This is Berkeley’s season for political endorsements. But there is only one group which is actively inviting all progressives to attend, to debate and to vote, and that is the Berkeley Progressive Coalition. All are invited to the candidates convention from 2-5:30 p.m. Saturday, Sept. 16 at Washington School at MLK and Bancroft.
We are going to be endorsing candidates for mayor, four for City Council, up to three for School Board, and we are going to make recommendations on Berkeley measures and state initiatives.
If you agree with our mission statement that “We seek to promote a more equitable economic and social life in our city, and to enhance social justice, ecological sustainability and democratic co-operation on every level,” then you are welcome.
To start our convention, we will consider one state initiative and two Berkeley Measures. State Proposition 89, public financing for elections, is already part of our “Platform and Principles,” voted on in May and June. (If you want to read the entire 19 pages, go to www.createpeaceathome.org, or pick up a hard copy at the convention.) We have also frontloaded Berkeley Measure H to impeach Bush and Cheney (that should get the blood moving) and Measure I, which will, “increase annual condominium conversions from 100 to 500 units and increase the ability to evict tenants of converted units,” according to the Voter Handbook.
Measure I has already been opposed by 120 people at the convention of the Committee to Defend Affordable Housing, which has also nominated our Rent Board candidates. If the Berkeley Property Owners’ Association succeeds in passing Measure I this November, thousands of Berkeley tenants will be priced out of town, and we will lose most of the diversity which has defined our city. Measure I, and related housing issues, therefore, may be one of the questions which you may want to put to candidates. You might also want to ask about Measure A, school parcel tax consolidation; Measure F, greenhouse gas reduction, or Measure J, the landmarks preservation measure. Or you might want to talk about the Downtown Plan agreement with the university. It’s up to you. Except for the recommendations of the Committee to Defend Affordable Housing, our organizing committee has no official preferences. We do hope, however, that our questioning will be economical and disciplined, so that we will have some time at the end to begin to build campaign structures.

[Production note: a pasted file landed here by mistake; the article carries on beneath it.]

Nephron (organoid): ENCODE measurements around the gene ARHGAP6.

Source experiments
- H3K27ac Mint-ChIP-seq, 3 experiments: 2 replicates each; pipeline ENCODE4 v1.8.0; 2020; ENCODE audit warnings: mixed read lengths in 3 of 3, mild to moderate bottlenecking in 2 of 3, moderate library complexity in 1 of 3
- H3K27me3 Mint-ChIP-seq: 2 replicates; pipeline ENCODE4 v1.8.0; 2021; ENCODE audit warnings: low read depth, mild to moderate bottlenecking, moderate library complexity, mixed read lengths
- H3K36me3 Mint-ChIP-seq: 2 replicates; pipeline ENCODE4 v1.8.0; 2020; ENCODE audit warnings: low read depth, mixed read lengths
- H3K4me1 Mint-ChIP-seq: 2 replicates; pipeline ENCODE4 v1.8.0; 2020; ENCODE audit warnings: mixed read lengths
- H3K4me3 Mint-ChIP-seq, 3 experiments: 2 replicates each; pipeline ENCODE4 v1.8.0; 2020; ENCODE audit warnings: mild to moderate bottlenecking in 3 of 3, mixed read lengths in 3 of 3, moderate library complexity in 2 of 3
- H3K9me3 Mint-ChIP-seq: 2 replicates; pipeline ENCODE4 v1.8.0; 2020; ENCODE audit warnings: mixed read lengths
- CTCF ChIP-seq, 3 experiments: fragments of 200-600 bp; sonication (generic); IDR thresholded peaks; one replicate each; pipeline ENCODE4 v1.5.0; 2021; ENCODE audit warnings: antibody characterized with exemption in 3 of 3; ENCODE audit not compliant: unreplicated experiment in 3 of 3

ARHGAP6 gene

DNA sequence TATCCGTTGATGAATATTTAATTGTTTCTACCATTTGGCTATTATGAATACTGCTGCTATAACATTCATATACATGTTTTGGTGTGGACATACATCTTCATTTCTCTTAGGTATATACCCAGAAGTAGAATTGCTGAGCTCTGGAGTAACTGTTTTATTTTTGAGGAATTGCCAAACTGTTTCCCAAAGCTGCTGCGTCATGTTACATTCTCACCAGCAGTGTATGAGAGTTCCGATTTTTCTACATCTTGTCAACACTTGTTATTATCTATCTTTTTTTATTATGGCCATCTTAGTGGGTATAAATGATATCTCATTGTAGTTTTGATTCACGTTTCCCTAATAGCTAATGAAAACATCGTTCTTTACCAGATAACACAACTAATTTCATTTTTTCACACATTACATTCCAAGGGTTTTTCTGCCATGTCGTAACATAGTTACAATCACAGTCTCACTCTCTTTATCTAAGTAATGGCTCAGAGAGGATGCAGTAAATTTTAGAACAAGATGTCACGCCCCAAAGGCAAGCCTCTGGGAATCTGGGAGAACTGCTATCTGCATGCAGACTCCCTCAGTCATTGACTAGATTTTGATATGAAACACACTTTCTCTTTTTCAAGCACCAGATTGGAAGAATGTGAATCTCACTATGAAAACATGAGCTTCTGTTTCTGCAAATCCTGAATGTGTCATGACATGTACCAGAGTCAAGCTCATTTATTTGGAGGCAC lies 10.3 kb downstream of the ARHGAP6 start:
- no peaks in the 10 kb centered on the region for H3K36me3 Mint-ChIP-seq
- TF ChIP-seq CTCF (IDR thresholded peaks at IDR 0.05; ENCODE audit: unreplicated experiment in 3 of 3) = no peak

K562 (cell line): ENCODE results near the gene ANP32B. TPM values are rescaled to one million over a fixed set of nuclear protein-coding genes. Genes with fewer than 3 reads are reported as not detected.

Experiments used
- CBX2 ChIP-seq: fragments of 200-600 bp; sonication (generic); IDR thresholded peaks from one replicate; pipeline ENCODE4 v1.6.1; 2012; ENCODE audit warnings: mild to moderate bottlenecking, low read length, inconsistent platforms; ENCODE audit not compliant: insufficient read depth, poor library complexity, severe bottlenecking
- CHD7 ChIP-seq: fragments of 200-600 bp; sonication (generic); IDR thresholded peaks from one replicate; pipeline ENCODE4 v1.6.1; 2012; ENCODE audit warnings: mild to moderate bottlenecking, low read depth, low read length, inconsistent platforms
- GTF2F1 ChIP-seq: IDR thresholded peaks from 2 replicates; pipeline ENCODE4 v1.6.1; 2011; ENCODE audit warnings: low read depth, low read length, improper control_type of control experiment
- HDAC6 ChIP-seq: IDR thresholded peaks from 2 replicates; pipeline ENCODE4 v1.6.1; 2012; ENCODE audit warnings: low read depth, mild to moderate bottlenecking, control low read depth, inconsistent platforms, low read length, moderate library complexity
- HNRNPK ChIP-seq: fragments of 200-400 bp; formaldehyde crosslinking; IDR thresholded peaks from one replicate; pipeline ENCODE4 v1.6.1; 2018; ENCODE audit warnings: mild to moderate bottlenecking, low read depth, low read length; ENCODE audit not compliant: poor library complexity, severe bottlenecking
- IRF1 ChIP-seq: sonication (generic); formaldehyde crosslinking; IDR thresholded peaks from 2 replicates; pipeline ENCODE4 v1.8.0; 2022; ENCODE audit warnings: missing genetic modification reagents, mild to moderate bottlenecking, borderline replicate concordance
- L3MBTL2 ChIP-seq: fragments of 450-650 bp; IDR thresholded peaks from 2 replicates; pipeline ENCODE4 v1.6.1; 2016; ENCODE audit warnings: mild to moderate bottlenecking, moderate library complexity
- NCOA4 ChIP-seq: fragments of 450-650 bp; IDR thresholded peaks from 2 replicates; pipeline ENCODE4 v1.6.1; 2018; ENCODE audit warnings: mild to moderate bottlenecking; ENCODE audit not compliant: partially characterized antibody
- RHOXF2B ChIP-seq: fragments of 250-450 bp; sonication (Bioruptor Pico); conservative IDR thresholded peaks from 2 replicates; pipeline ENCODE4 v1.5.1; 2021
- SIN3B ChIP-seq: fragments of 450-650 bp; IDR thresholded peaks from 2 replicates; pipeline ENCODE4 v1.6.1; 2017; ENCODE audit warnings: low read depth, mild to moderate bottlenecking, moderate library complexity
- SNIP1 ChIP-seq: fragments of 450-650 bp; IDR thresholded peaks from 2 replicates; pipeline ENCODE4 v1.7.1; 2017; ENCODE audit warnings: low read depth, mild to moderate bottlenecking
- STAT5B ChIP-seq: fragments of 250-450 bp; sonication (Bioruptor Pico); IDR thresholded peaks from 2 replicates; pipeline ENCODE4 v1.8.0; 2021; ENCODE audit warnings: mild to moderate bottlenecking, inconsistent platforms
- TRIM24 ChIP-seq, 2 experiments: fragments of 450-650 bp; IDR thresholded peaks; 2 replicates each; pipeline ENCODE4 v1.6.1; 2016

When you come to this convention you will be voting not only for candidates and propositions, but for the future of a progressive community in Berkeley which is both open and united. In keeping with the spirit of the California Constitution, which declares city elections to be non-partisan, we welcome candidates from any and all parties. If, as is now the case, there are endorsement meetings from many organizations, there is always the danger that progressive candidates will defeat each other, although this year there is probably more clarity than there has been in the past. With your help, we hope not only to field a winning slate of candidates this year, but to build ever greater progressive co-ordination and unity. An ongoing project, but worth the effort.
Hope to see you on Saturday.
Laurence Schechtman is a member of the Organizing Committee of the Berkeley Progressive Coalition.